I felt like it was easier for me to think of names that fit Gwenevere and Avalene and Winifred and Walter than it was to think of names that fit with Gideon. I love the name Gideon, and if it didn’t clash with our last name, I’d want to use it in a heartbeat. But his style seems a bit more … offbeat? than their other ideas. So when I saw Mercy listed as a girl’s name similar in style to Gideon, I thought it was definitely worth a mention. My idea here was Our Lady of Mercy, because Emily said she has a special devotion to Our Lady. I know a little girl whose middle name is Mercy for OL of Mercy, and any baby born this year and given a name with a connection to Mercy is doubly blessed because Pope Francis declared it the Year of Mercy! So great! I also thought Mercedes (“mercies,” from the Marian title Our Lady of Mercies, aka Our Lady of Ransom) might be of interest.
Leopold’s such a great name! It’s similar in style to Ulysses and Winifred, and it has the amazing nickname Leo. When I looked it up, I was impressed by its pedigree — saintly and royal, both — but what really clinched it for me was that it was “used by James Joyce for the main character, Leopold Bloom, in his novel ‘Ulysses’ (1920).” I know that a character’s name in a novel called the same name as another name one likes does not necessarily mean that one will like the first name, but it seemed too coincidental to pass up, especially with its connection to Winifred.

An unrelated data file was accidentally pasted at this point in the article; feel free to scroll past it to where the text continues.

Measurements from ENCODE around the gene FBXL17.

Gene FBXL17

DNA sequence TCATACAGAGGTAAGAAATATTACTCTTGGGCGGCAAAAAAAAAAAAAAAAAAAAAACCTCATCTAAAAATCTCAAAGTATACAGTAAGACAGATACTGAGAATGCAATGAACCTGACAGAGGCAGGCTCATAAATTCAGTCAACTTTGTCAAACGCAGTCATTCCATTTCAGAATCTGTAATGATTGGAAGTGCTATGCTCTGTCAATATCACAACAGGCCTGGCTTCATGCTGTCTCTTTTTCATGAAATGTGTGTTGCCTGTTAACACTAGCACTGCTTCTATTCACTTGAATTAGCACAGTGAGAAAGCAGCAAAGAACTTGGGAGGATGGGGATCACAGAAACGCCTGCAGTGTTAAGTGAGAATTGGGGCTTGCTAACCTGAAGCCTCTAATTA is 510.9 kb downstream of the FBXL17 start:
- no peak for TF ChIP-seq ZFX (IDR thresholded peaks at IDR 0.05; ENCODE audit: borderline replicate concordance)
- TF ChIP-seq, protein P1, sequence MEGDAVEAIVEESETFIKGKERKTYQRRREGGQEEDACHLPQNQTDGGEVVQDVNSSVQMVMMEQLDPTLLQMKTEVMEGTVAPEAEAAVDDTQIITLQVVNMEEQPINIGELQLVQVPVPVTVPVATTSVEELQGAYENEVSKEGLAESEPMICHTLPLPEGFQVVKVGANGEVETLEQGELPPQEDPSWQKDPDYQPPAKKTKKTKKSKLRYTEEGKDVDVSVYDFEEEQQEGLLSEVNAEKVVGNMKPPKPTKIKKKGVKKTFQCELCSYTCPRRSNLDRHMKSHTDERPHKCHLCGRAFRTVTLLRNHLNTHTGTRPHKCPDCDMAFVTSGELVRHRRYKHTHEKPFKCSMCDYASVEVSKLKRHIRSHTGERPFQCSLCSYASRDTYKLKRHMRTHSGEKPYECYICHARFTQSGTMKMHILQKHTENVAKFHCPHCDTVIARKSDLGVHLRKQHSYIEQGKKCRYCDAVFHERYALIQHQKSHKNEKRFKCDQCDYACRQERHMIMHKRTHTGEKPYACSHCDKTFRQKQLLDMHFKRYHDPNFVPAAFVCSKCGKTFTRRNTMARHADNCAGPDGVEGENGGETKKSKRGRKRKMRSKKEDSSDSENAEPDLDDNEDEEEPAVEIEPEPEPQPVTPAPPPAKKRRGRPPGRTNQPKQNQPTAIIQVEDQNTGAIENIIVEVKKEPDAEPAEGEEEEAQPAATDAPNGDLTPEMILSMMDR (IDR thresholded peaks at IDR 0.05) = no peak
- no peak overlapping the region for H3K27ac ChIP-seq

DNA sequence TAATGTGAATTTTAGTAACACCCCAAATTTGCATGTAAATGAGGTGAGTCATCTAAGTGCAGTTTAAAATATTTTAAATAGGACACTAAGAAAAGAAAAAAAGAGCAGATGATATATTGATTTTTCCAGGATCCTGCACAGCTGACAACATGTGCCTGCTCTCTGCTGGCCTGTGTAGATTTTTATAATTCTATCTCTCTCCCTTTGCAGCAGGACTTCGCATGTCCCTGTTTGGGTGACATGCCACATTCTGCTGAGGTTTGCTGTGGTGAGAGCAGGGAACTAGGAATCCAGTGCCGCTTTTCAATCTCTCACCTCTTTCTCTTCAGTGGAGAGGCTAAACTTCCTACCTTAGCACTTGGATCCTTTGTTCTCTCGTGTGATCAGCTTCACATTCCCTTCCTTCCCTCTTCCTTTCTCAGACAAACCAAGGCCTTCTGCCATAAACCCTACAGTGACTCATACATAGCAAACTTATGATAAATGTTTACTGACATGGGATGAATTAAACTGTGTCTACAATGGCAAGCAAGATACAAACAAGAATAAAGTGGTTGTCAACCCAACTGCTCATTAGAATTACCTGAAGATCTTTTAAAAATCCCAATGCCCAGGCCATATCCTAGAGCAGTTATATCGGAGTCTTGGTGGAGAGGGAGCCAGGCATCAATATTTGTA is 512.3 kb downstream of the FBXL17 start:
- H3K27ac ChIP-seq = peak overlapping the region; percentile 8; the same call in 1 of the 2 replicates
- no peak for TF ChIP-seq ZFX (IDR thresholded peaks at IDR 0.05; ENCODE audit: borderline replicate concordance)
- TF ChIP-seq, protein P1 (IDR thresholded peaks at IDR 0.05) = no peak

And again, I’m drawing inspiration from P&P. I was trying to think of names that will always be somewhat unique/unpopular, no matter the changing tide of societal taste, and I thought surnames are one of those that may tend to fit that category. Certainly some have become popular, like Taylor, but when Mr. Darcy’s first name came to mind I thought aha! I can’t imagine Fitzwilliam charging up the charts any time soon. Fitz and Will are both natural and awesome nicknames for it, and I kind of really really love Fitzwilliam Floyd. That has such a ring to it!!!
This was listed as similar to Avalene, and I probably wouldn’t have given it any thought except that Pope Francis recently had that amazing thing happen where the blood of St. Gennaro (also known as St. Januarius) liquified in our Holy Father’s presence. I knew a Gennaro growing up, and I had the name on my list for years, even though I don’t have a drop of Italian blood. I love it, it’s a very cool name. I do realize that using it would leave Avalene out first-initial-wise, but I had to suggest it anyway.
Those are my ideas! What do you all think? What names would you suggest for this family?